Frankenstein: Thoughts On First Four Letters

img_0369My English literature class recently started reading Frankenstein, and I’ve got some mixed feelings about. I really like horror stories and this is the first one I’ll be reading as a class assignment, which is really good since I’ve been meaning to reading it at someone point and now have no excuse not to, but have trouble adgusting to older English in which it’s written. The same problem happened with Wuthering Heights, but it’s kind of like a water balloon fight. The writing is difficult to understand at first, but after a while you get used to it and it’s a great read, like how the initial coldness of the water might make you recoil but you eventually start having  fun.
I never really knew how the story started so the beginning was a little confusing. Epistolary novels are often a little harder for me to follow, and the first letter of this one not saying who the writer is first gave my visualization of the events kind of a clumsy start since I didn’t know who to picture speaking.

The story starts in an interesting way as it’s first four letters from an explorer, Robert Walton, to his sister as he heads North to explore the arctic and picks up a stranger along the way. The stranger was stranded on some ice, half dead and with only one sled dog still alive, but asks the crew members on the Walton’s ship if they’re heading North before he agrees to hitch a ride. This was very strange as you’d think someone almost dying in such a harsh climate would want to get out of it, but it’s explained by him also asking if they saw someone else going around the area on their voyage. The character obviously really wants to catch whoever this person is to keep stalking them even after getting so close to death.
It’s also interesting to see how Walton interacts with the stranger, as he made it clear earlier in his letters that he needed a friend. After being told the point of the trip is to find out amazing new things about the arctic, the mysterious guest admits he also has a hunger for incredible, and dangerous to obtain, knowledge. It’s eventually revealed that the stranger is Frankenstein and the man he’s chasing through the deadly landscape is his monster. I think this was a much better way of introducing Frankenstein than just starting with him and an omnipotent narrator.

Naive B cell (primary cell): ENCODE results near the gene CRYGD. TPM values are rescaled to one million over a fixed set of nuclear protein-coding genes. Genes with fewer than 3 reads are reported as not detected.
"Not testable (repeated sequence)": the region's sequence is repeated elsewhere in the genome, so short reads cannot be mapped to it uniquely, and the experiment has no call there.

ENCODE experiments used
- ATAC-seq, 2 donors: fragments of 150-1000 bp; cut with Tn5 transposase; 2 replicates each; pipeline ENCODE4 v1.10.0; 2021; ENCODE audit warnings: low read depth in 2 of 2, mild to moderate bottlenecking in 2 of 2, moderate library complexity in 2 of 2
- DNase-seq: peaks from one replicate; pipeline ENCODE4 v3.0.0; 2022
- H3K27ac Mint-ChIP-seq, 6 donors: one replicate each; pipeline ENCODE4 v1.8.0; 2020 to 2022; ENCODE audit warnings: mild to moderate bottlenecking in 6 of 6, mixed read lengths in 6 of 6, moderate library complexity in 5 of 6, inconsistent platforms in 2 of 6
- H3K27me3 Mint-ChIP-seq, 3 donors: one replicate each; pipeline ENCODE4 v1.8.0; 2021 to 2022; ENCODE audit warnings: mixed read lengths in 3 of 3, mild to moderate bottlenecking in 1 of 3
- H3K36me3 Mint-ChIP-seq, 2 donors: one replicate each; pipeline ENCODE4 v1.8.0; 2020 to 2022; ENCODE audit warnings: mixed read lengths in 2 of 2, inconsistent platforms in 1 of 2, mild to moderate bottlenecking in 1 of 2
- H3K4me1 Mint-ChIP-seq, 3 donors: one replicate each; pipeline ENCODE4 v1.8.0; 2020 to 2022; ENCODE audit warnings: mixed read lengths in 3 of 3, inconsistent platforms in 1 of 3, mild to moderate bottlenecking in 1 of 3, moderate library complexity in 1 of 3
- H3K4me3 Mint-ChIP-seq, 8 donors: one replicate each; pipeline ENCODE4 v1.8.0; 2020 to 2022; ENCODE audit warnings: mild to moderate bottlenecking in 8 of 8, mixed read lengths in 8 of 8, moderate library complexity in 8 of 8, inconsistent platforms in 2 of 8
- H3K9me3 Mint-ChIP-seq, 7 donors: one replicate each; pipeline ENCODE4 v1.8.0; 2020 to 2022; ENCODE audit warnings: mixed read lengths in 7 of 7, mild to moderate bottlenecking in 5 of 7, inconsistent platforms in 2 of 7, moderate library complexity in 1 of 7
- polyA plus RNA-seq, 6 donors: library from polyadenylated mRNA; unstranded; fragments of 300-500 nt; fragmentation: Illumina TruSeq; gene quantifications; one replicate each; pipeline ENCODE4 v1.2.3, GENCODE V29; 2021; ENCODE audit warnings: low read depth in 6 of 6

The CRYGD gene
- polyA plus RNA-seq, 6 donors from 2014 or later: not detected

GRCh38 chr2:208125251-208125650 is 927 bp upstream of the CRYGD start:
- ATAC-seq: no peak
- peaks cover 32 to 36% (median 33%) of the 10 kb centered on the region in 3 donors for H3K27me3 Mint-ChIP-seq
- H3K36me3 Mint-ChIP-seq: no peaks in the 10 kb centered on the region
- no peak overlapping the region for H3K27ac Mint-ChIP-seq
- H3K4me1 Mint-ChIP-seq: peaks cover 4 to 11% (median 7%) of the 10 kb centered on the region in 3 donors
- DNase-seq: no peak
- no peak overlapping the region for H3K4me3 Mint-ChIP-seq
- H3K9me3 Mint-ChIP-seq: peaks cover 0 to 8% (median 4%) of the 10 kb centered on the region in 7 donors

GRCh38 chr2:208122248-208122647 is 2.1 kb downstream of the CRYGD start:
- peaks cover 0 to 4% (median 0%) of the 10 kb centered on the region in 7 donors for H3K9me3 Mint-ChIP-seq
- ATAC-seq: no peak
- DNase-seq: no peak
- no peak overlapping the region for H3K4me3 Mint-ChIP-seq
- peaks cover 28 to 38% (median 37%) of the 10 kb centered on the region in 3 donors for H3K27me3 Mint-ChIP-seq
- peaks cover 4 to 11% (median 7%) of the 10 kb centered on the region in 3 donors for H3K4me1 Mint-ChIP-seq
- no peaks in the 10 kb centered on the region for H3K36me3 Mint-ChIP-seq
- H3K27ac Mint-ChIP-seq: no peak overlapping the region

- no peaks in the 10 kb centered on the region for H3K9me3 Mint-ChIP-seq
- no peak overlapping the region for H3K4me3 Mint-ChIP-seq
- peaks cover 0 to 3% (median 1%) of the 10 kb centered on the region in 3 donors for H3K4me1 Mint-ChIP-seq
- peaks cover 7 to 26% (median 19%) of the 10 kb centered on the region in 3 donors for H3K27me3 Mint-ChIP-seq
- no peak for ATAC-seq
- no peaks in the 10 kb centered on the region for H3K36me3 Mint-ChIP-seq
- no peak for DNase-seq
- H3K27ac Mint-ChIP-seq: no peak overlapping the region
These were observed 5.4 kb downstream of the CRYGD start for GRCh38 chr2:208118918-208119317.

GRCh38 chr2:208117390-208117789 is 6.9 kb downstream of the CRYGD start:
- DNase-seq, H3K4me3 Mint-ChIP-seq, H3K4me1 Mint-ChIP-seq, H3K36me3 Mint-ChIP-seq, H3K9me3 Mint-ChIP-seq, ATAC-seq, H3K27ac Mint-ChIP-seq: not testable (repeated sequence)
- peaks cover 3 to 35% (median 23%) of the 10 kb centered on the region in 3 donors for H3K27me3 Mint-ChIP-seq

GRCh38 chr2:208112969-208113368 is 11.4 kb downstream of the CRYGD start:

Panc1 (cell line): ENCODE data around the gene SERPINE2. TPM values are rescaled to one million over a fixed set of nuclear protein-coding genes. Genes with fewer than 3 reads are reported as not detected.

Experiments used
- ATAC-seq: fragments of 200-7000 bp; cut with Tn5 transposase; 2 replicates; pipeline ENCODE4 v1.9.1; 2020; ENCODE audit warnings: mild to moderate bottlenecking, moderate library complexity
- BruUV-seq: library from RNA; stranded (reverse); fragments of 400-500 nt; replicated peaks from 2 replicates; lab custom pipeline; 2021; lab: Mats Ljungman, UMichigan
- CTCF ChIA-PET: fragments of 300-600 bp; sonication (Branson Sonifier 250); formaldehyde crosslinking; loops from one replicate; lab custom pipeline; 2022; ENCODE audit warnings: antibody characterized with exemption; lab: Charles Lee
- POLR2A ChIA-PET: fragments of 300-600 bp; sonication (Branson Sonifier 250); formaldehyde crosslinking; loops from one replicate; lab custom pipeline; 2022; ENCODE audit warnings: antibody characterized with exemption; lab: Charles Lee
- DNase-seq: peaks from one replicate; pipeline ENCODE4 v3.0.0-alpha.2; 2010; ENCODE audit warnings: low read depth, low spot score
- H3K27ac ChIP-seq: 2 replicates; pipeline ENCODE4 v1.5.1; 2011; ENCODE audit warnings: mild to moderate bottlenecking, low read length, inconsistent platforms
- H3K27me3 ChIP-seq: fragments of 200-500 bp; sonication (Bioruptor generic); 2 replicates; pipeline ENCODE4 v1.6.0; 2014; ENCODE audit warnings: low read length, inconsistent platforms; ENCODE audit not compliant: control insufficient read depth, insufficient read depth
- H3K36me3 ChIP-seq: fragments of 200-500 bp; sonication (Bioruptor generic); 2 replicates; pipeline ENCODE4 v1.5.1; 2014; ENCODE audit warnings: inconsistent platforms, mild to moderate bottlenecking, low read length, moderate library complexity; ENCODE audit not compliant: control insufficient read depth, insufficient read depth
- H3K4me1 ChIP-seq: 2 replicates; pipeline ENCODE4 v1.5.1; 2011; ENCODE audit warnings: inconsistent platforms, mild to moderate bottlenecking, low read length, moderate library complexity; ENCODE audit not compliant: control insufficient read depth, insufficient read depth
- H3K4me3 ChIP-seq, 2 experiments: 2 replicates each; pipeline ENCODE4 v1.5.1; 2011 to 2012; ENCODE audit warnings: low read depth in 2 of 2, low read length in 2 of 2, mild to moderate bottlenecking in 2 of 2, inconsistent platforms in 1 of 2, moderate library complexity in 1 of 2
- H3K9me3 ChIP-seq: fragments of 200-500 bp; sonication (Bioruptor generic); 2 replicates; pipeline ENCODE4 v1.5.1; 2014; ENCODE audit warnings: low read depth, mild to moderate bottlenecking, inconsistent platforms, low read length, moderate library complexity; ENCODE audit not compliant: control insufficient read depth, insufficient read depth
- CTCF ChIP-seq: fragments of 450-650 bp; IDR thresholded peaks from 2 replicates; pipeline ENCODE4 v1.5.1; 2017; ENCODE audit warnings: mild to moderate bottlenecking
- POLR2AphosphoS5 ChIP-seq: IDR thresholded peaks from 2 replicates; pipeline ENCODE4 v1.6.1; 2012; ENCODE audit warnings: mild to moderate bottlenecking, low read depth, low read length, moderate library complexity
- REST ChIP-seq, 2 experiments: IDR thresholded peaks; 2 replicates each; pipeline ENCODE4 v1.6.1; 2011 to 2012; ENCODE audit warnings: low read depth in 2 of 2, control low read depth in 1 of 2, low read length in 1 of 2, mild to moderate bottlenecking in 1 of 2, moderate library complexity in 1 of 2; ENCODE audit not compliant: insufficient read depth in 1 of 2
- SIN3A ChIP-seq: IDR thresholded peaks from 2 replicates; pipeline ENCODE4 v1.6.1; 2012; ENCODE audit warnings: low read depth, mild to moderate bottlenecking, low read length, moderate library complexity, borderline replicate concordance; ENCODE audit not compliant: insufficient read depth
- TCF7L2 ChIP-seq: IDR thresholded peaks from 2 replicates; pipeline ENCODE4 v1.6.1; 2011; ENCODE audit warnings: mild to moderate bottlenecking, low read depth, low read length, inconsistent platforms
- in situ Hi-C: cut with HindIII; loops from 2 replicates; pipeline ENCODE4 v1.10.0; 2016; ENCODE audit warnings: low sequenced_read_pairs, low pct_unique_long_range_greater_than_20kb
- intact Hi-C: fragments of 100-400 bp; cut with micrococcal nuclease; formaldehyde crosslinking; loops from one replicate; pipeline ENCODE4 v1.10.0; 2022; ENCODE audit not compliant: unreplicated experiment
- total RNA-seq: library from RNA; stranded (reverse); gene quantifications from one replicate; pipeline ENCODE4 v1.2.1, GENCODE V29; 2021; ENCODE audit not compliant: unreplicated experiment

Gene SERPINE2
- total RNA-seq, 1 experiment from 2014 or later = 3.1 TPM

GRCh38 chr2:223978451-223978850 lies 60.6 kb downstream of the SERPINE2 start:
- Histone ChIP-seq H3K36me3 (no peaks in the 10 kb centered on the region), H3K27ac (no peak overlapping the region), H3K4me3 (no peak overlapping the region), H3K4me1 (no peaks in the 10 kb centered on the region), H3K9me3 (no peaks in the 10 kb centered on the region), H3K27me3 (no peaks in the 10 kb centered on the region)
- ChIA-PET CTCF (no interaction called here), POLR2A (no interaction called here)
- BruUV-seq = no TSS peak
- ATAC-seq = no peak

That way of telling it probably would’ve been easier to follow, but Walton explaining the events as him just happening upon a strange man on the ice creates a lot of suspense. It also sets up an interesting comparison between Walton and Frankenstein as they’re both men in pursuit of knowledge while facing terrifying risk, which works to make it a sort of cautionary tale.

Another thing that supports it being that kind of story is “or the modern Prometheus” being included in the title. The story of Prometheus is about a god who gives knowledge of fire to humans and faces a terrible punishment for it. This connects very well with the story of Frankenstein because as a scientist who’m the common people look up to as a source of knowledge and explanations about how the world works, kind of like the way followers of a certain faith will look to their God for the same things, he crosses the line and gives knowledge of something never meant for humans to know. As fire became a destructive force when introduced to humans by Prometheus, Frankenstein’s bringing back the dead created a monster that would go on a killing spree.

I know I’m jumping pretty far ahead by mentioning the murders when this is supposed to be about the beginning of the story, but that’s really where the meat of it is, so it’s bound to come up in discussion of almost any part of the book, even with the title that calls to mind another story of forbidden knowledge doing a lot of damage for everyone. I’ll get more into the relationships of the not undead characters tomorrow.


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